Capital Markets

Banks profit measure beat high interest rates years


Kenya Bankers Association chief executive Habil Olaka. PHOTO | DENNIS ONSONGO | NMG

Banks’ profitability, measured by their return on equity or shareholder funds hit a record high last year as lenders continued to defy the impact of interest rate caps and subsequent administrative controls that has stopped them from freely pricing credit as was the case in 2015 and earlier years.

According to data from the Central Bank of Kenya, the industry’s return on equity (RoE) hit a record 26.5 percent in 2022, beating 2015’s level of 23.9 percent.

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The RoE measures how well a bank is managing the capital that shareholders have committed to it.

Interest rate controls were introduced in September 2016, with the main argument being that the lenders were enjoying some of the highest returns in Africa aided by interest rates that topped 25 percent in some cases.

The industry saw a reduction in earnings performance in the initial years following the introduction of interest rate caps, with the RoE, for instance, slumping to 20.8 percent in 2017 from 24.6 percent in 2016.

It fell further to 14.2 percent in 2020 as the effects of the Covid-19 pandemic cut the sector’s profitability in the year.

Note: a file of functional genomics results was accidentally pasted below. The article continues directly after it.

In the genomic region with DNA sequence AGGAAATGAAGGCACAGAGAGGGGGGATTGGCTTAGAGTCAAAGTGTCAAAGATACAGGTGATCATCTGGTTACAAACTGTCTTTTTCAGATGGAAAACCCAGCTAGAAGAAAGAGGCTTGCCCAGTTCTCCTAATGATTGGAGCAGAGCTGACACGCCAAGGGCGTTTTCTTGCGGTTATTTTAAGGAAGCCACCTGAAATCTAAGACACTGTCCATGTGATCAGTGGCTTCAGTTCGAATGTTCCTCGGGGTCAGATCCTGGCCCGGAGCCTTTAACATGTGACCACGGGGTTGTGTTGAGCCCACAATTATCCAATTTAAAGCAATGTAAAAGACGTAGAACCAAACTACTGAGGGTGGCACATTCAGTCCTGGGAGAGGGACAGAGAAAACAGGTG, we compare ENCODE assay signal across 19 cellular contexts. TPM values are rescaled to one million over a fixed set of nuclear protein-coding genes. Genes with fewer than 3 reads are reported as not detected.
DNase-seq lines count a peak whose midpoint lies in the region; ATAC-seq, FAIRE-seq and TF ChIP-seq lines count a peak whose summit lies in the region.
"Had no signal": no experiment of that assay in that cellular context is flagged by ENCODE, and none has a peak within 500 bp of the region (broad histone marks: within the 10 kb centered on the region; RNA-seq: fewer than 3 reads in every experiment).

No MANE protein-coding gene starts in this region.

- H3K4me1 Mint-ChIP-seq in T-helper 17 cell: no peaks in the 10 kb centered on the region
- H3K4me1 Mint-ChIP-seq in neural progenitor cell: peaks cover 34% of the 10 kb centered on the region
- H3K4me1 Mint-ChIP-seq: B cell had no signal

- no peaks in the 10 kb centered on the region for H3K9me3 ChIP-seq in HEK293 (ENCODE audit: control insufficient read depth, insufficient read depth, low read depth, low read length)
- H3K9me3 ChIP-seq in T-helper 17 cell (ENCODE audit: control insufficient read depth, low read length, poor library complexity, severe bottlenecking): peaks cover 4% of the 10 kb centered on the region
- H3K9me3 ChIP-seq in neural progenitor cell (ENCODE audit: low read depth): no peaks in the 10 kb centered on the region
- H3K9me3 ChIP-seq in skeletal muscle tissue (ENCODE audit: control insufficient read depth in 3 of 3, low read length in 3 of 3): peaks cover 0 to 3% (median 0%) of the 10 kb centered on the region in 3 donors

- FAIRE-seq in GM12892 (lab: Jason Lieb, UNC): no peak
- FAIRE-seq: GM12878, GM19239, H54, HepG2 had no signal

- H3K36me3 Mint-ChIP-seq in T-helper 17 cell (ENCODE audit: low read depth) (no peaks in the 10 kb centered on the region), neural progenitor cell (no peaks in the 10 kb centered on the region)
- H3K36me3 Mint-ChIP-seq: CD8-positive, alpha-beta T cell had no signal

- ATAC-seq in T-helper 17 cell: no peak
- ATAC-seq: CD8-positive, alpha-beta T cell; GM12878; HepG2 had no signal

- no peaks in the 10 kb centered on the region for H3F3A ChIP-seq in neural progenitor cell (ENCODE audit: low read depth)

The rate caps were removed in November 2019 but banks have not been free to price credit as they see fit.

Instead, the CBK introduced a stringent screening process for approving a new model of risk-based lending, which is yet to be obtained by all the lenders and which has kept the top lending rates below 20 percent.

Recent disclosures by the Kenya Bankers Association (KBA) reveal 22 of 38 banks have obtained the regulatory nod to reset loan costs for risk in a list that largely covers mid and small-tier banks.

Absa, Stanbic Bank Kenya and Equity Bank have been the first Tier I banks to receive a nod with the latter announcing the start of risk-based pricing on loans from January this year.

On its part, Absa Bank Kenya has noted it sees the opportunity for risk-based pricing in the second half of 2023.

Other large banks have been in different stages of risk-based loan pricing approval.

Banks have meanwhile moved aggressively to cut costs and invest in new growth areas such as regional diversification, wealth management and digital banking in response to the twin challenges of the pandemic and restricted pricing of credit.

The effect has been record earnings, with the performance helped by higher contributions from non-interest income and regional subsidiaries.

Last year, the banking sector recorded a 22 percent rise in net profits to Sh175.3 billion from Sh143.7 billion in 2021 with the industry nearly doubling its earnings in a decade from Sh88 billion in 2013.

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The industry’s total operating income in the year rose by 18 percent to Sh557.9 billion from Sh473.2 billion.

The higher income in the period is largely due to a 29 percent growth in non-funded income to Sh189.4 billion from Sh146.7 billion.

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